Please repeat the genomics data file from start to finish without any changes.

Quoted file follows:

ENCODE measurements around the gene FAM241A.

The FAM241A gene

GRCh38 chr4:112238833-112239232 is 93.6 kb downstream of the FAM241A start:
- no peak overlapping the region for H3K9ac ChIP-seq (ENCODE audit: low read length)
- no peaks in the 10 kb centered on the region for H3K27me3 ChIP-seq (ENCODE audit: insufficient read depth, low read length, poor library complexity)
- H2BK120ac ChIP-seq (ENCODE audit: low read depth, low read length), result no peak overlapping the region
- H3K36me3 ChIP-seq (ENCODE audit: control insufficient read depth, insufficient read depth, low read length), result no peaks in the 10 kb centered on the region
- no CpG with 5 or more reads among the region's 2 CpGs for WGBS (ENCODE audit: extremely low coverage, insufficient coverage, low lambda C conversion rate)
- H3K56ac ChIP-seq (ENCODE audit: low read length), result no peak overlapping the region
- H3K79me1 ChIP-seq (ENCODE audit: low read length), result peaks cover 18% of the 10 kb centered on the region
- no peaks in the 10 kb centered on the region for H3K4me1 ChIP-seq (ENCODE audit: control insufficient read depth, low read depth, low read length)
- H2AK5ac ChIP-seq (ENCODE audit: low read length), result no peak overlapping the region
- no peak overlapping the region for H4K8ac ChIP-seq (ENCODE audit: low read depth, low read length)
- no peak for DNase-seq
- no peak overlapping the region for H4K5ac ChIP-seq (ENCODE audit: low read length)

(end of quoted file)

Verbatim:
ENCODE measurements around the gene FAM241A.

The FAM241A gene

GRCh38 chr4:112238833-112239232 is 93.6 kb downstream of the FAM241A start:
- no peak overlapping the region for H3K9ac ChIP-seq (ENCODE audit: low read length)
- no peaks in the 10 kb centered on the region for H3K27me3 ChIP-seq (ENCODE audit: insufficient read depth, low read length, poor library complexity)
- H2BK120ac ChIP-seq (ENCODE audit: low read depth, low read length), result no peak overlapping the region
- H3K36me3 ChIP-seq (ENCODE audit: control insufficient read depth, insufficient read depth, low read length), result no peaks in the 10 kb centered on the region
- no CpG with 5 or more reads among the region's 2 CpGs for WGBS (ENCODE audit: extremely low coverage, insufficient coverage, low lambda C conversion rate)
- H3K56ac ChIP-seq (ENCODE audit: low read length), result no peak overlapping the region
- H3K79me1 ChIP-seq (ENCODE audit: low read length), result peaks cover 18% of the 10 kb centered on the region
- no peaks in the 10 kb centered on the region for H3K4me1 ChIP-seq (ENCODE audit: control insufficient read depth, low read depth, low read length)
- H2AK5ac ChIP-seq (ENCODE audit: low read length), result no peak overlapping the region
- no peak overlapping the region for H4K8ac ChIP-seq (ENCODE audit: low read depth, low read length)
- no peak for DNase-seq
- no peak overlapping the region for H4K5ac ChIP-seq (ENCODE audit: low read length)